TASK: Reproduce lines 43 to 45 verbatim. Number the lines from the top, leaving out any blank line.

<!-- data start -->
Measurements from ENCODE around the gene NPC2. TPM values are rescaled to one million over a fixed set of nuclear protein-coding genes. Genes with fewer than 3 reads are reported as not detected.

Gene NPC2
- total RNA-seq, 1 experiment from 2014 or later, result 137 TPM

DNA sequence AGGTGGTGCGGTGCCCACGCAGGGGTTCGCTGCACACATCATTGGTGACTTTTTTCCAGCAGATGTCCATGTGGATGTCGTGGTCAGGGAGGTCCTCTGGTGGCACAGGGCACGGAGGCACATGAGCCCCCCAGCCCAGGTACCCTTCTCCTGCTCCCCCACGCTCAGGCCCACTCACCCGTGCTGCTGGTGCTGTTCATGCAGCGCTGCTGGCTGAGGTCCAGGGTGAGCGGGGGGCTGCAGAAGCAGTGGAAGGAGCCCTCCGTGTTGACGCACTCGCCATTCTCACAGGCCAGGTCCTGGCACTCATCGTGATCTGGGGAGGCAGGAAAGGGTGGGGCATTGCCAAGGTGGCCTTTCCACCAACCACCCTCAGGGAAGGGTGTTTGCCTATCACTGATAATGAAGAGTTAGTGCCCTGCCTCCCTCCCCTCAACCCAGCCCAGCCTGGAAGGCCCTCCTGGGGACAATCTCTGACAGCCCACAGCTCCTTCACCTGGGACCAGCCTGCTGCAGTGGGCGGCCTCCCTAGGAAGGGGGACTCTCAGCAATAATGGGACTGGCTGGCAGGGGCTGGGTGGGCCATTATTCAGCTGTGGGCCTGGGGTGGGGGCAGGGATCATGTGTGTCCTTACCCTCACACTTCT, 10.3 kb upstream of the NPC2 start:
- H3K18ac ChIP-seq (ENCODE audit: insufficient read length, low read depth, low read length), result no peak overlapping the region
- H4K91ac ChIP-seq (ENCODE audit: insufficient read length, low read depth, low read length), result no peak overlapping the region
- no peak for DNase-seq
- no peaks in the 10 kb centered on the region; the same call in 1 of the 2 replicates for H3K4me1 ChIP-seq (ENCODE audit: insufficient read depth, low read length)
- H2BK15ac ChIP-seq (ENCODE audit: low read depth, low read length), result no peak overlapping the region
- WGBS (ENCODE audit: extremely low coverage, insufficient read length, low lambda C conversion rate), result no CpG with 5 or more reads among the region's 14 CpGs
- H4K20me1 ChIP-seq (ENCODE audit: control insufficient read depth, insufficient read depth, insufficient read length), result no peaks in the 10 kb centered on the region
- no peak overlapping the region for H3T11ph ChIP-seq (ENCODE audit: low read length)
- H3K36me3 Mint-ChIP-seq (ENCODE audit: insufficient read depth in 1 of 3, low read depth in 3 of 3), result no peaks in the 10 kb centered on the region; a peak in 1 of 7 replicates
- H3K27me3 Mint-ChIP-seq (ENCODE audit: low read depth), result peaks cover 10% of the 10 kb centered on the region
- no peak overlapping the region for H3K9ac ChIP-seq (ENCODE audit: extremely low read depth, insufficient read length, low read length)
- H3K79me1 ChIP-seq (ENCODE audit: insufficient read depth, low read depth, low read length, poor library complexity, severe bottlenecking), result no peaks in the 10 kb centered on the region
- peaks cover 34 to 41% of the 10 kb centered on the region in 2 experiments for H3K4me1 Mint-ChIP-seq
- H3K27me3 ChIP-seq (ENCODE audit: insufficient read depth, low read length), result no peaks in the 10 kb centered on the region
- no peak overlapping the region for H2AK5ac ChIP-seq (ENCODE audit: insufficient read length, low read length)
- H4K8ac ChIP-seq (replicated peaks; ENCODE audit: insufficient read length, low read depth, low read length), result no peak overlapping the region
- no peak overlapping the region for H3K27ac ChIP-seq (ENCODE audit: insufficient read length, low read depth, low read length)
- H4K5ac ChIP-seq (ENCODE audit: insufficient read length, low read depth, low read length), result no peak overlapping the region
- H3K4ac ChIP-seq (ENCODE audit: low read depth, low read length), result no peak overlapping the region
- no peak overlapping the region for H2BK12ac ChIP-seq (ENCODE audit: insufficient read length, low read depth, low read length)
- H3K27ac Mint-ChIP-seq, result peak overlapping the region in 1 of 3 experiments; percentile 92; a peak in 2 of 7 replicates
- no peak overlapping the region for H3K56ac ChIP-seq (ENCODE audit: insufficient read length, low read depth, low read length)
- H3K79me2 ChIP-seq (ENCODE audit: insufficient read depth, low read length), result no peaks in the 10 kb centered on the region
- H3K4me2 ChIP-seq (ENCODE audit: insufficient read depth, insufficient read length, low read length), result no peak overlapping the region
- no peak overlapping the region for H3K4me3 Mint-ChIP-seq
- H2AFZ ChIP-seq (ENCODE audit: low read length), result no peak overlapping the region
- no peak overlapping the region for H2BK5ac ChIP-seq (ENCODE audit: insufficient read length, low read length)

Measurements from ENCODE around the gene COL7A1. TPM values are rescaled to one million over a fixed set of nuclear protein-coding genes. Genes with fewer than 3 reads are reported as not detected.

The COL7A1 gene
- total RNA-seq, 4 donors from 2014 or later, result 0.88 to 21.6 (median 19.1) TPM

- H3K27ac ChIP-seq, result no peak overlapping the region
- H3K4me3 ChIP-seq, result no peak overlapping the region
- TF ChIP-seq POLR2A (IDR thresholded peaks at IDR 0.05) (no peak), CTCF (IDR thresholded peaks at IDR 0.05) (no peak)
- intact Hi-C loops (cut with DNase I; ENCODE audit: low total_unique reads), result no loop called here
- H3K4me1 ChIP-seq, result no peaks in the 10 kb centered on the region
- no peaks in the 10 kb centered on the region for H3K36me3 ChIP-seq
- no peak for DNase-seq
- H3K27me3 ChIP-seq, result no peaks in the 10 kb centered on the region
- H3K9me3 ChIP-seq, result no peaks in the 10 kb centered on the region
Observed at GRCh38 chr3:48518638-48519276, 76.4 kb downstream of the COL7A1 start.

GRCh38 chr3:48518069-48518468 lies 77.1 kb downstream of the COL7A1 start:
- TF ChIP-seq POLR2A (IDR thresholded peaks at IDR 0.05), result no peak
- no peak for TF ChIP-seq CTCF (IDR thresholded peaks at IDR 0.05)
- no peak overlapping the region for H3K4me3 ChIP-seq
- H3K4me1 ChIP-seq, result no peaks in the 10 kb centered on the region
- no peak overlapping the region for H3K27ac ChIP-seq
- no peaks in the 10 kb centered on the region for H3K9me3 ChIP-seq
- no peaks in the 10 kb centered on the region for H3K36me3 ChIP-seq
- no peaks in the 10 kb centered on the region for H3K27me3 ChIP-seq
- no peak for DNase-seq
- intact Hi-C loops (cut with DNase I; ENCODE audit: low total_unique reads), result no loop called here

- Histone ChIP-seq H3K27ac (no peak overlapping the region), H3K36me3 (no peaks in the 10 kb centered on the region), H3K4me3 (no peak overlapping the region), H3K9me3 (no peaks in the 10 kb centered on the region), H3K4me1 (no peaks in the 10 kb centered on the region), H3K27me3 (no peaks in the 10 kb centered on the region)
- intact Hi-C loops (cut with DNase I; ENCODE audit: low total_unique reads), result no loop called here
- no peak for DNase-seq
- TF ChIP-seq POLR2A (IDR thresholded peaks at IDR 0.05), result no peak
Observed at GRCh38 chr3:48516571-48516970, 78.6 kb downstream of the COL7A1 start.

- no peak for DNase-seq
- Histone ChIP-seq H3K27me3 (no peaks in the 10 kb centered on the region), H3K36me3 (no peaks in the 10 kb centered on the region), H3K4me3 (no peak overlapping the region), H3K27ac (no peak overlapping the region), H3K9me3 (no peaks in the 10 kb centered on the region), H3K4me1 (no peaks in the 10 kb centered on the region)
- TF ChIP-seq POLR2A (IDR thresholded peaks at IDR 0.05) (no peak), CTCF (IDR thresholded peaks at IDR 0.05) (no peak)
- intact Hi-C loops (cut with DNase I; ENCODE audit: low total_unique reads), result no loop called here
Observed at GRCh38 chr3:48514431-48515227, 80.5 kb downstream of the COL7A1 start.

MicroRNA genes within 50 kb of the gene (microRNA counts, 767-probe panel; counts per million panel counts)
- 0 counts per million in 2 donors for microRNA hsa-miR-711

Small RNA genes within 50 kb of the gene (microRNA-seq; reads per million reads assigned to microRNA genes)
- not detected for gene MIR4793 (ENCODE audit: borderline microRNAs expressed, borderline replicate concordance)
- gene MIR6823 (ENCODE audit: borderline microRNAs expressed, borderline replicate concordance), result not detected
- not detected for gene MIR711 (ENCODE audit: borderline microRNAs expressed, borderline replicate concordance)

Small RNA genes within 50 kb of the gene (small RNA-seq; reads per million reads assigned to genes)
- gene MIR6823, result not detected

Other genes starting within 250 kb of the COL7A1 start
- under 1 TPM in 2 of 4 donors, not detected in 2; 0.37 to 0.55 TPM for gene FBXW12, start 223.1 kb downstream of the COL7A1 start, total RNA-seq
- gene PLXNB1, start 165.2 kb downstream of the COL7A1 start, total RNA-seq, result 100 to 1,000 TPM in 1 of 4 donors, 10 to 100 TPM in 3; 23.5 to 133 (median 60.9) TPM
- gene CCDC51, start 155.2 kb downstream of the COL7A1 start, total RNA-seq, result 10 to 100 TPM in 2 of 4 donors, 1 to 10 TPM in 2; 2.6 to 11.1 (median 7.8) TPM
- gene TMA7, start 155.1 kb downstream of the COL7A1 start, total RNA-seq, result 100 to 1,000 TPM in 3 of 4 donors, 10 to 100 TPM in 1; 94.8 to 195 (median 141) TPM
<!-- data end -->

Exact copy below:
- H3K9me3 ChIP-seq, result no peaks in the 10 kb centered on the region
Observed at GRCh38 chr3:48518638-48519276, 76.4 kb downstream of the COL7A1 start.

GRCh38 chr3:48518069-48518468 lies 77.1 kb downstream of the COL7A1 start: